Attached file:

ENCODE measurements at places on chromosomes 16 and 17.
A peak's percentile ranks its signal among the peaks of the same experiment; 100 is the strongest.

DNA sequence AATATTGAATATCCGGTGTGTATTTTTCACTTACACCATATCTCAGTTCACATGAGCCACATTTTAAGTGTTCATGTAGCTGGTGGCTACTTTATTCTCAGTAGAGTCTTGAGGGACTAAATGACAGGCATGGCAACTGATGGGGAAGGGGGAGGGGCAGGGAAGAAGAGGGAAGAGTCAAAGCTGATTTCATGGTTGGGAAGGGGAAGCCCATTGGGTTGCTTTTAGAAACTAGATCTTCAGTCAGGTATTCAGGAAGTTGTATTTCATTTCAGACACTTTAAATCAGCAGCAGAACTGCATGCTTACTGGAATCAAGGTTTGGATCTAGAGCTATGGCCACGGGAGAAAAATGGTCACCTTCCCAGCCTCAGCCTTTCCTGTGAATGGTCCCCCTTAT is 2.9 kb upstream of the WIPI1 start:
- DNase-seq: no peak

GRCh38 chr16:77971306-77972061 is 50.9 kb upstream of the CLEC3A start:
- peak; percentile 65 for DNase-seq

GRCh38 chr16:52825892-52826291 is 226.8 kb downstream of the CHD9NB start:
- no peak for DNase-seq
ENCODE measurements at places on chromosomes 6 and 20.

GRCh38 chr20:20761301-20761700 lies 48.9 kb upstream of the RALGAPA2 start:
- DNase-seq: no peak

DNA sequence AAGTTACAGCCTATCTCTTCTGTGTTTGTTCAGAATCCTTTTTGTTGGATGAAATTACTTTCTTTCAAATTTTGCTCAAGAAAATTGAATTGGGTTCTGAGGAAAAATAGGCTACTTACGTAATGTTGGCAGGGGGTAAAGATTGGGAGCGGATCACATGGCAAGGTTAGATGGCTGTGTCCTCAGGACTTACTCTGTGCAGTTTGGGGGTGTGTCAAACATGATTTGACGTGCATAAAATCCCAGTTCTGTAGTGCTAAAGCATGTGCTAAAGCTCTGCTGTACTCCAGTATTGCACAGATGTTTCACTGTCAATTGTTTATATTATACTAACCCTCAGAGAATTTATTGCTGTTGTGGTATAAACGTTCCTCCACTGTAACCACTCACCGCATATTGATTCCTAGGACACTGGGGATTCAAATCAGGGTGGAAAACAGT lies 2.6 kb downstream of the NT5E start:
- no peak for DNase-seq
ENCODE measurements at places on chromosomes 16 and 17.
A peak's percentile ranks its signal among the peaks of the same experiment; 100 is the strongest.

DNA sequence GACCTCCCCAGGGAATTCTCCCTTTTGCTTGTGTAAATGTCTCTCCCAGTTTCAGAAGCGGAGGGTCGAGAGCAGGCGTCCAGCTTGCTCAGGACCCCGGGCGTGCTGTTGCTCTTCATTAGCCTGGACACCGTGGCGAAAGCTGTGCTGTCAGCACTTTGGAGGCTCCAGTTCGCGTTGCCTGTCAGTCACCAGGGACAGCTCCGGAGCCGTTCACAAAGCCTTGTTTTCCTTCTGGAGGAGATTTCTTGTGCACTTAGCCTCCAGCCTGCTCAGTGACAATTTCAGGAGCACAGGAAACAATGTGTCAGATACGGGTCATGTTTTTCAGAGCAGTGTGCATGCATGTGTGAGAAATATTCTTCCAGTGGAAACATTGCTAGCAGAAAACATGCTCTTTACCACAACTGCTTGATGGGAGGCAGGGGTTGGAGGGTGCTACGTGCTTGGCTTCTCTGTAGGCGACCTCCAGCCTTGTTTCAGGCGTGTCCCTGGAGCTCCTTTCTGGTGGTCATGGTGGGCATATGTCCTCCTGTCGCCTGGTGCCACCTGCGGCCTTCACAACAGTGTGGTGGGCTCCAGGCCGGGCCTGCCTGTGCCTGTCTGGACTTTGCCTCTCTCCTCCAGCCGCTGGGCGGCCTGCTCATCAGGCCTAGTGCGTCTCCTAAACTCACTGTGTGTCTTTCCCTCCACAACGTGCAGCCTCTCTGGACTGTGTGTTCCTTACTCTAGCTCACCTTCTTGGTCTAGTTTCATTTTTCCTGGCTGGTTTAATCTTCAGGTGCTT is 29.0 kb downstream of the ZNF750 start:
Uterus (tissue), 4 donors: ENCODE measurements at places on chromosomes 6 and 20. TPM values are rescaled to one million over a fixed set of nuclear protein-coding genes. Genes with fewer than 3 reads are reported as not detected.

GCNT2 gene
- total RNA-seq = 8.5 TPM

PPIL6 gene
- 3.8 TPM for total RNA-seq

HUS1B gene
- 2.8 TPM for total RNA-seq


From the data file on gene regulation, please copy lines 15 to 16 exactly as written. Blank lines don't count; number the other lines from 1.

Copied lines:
A peak's percentile ranks its signal among the peaks of the same experiment; 100 is the strongest.

DNA sequence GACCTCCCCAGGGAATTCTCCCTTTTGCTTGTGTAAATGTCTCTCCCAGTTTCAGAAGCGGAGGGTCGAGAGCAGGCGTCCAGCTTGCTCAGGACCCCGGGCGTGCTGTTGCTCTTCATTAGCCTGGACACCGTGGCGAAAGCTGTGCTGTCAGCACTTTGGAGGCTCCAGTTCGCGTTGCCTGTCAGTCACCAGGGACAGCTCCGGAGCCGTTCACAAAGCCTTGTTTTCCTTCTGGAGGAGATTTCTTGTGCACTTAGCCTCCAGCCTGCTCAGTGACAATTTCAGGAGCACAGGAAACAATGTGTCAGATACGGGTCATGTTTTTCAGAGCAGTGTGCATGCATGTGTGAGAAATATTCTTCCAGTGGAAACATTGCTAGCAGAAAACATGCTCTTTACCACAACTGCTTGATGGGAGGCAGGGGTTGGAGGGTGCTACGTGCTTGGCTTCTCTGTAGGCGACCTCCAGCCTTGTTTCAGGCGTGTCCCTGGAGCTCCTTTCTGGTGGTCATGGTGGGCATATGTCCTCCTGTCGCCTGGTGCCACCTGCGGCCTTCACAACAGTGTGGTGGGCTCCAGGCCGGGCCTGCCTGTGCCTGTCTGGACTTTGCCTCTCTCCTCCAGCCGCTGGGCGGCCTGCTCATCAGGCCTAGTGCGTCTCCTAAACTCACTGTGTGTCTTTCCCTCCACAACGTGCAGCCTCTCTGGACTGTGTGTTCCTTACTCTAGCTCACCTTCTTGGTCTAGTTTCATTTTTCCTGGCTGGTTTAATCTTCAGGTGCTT is 29.0 kb downstream of the ZNF750 start: